While jumping on a particularly cloudy day — more on that later! — these two skydivers with around 100 jumps each were excited to do a wagon wheel exit. They were rushing a bit, didn't even open the door all the way, and as the top jumper was setting up, they brushed their rig against the door. That popped the flap on their main, exposing the pin. Then, as they exited, he rubbed the pin against the door, releasing his d-bag. A moment later his pilot chute was pulled loose and led to a premature deployment around 12,000 feet. Everyone was okay and they both landed safely.
These relatively new jumpers were excited and openly admitted that they were rushing. They didn't check the spot — not that they would have seen anything through those clouds — and were busy setting up the wagon wheel in the door. By feeling like they had to get out the door as quickly as possible, they became careless and stopped paying attention to some rather basic exit considerations like opening the door fully and not rubbing their containers against the plane.
This piece of advice can probably apply to at least 50% of the incident write-ups we do for our Friday Freakout series, but it's particularly useful for newer jumpers who are still REALLY excited about doing their first horny gorilla, wagon wheel, etc. Take a breath and calm down! That one extra second in the door isn't going to affect the rest of the plane but it could prevent some pretty serious issues or malfunctions.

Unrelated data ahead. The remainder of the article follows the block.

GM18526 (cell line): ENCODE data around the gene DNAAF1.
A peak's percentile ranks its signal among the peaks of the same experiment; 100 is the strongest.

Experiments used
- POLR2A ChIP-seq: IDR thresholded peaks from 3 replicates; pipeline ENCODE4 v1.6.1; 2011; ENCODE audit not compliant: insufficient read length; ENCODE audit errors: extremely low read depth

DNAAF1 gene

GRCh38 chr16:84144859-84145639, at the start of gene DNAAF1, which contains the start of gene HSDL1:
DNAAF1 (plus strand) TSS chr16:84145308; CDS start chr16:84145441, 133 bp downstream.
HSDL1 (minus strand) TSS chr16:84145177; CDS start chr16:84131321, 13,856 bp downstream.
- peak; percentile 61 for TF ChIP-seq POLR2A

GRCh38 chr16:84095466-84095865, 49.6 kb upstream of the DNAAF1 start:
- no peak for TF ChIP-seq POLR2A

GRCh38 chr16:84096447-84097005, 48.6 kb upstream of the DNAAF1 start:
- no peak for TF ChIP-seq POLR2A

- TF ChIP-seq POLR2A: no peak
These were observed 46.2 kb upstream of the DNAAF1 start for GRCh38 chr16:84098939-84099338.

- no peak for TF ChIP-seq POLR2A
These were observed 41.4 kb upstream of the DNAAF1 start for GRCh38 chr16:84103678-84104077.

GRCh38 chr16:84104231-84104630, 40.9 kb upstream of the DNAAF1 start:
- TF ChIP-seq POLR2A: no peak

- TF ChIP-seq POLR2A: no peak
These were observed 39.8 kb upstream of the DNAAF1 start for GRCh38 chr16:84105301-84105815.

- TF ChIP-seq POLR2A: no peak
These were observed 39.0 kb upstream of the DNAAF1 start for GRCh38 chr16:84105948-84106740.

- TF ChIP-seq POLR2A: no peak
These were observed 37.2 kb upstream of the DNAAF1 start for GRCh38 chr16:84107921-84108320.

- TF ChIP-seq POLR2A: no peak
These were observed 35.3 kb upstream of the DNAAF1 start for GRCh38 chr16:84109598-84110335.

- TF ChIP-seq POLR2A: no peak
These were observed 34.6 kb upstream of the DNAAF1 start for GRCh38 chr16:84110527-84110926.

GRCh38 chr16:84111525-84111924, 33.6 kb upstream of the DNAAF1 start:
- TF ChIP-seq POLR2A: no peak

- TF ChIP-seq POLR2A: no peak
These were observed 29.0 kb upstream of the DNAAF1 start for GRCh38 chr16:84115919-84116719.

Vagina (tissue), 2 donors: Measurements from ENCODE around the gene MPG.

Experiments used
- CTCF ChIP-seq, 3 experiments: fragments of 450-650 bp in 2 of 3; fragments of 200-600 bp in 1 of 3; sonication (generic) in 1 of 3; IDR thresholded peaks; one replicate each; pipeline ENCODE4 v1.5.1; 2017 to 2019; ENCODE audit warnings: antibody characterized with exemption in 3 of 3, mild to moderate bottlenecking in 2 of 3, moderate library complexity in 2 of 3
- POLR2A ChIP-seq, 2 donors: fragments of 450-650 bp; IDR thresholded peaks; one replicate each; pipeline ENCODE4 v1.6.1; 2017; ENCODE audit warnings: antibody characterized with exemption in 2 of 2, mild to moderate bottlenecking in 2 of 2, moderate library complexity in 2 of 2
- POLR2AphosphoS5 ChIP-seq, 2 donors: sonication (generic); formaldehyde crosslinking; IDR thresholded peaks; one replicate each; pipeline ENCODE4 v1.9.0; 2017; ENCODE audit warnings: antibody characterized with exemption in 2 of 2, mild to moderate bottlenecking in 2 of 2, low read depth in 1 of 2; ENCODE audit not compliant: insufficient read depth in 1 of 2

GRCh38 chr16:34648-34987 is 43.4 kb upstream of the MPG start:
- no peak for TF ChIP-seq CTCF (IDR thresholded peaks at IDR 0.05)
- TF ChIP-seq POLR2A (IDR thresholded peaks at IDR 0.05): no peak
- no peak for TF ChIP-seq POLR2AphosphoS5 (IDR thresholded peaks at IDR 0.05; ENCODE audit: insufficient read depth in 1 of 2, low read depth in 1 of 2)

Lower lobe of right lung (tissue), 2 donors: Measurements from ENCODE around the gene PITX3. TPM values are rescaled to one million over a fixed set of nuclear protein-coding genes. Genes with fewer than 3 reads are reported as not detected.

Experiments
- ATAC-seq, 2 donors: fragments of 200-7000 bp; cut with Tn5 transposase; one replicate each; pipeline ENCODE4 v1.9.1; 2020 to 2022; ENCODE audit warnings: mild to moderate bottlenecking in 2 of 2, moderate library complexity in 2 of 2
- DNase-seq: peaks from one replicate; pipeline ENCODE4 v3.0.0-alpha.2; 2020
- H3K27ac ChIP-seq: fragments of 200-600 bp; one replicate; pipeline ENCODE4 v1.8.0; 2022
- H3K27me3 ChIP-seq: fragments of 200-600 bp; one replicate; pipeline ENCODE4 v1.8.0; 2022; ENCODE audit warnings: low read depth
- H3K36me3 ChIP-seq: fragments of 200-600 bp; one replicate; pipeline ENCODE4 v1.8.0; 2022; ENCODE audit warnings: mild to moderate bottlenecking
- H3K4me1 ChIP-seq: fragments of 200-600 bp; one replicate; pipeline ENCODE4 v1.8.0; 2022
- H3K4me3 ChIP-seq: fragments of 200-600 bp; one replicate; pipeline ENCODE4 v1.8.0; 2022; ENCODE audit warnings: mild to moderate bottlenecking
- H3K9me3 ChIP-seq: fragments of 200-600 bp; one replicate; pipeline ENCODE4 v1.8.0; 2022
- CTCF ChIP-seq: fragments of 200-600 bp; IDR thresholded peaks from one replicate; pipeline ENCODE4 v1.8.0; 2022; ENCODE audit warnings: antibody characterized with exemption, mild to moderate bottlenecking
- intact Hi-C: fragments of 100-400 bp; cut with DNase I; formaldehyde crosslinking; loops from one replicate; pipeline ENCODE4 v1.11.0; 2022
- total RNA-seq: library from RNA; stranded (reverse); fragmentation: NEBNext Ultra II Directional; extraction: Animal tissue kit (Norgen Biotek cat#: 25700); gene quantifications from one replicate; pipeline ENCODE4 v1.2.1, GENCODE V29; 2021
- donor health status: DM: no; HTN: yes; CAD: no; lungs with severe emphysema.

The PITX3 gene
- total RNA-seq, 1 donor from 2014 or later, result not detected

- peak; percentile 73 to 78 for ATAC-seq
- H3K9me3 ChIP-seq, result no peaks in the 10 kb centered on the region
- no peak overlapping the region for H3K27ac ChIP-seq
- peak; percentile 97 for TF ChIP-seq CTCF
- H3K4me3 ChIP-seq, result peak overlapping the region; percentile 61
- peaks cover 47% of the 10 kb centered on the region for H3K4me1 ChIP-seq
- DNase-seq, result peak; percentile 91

Some jumpers don't realize that, if you know you're going to need a few extra seconds to set up your exit, that you can communicate with the pilot to give you the green light a little bit prior to when they would normally turn it on. This is more typically done by larger belly groups which know that trying to put four people outside and three people inside the door is going to eat up the jump run. (Some freeflyers will deny that it actually happens, but we swear that good belly organizers do it, haha.) However, exits like a wagon wheel, a magic carpet ride, etc., require some time to set up, so it's not crazy to request a prior!
This jump is exactly why you shouldn't jump through clouds. Consider the following hypothetical: say that this jumper had their premature opening a little lower. Imagine the jumpers behind him couldn't see that his canopy had opened. And so they get out, have no reference to jump run because of the clouds, and end up coming down on top of him. That's a potentially fatal incident.
These jumpers shouldn't have exited. They had no idea where they were, had no idea what was happening below them, and were probably just trusting the pilot that they were in the right place. If there had been another aircraft or helicopter under those clouds, (it HAS happened before,) they would have been clueless. If the cloud layer is deeper than they thought, they might be forced to deploy their mains but not be able to see where their buddy went. If the pilot had bumped the light 2 miles early and they were over the ocean, they would have been clueless.
So, generally speaking, punching clouds is dangerous because they obstruct your view of the air space below you, obstruct your view of other jumpers around you, and obstruct the view of you by those who are above.
This also looks like a pretty blatant violation of Federal Aviation Regulations Part 105.17 which says that "No person may conduct a parachute operation, and no pilot in command of an aircraft may allow a parachute operation to be conducted from that aircraft... into or through a cloud."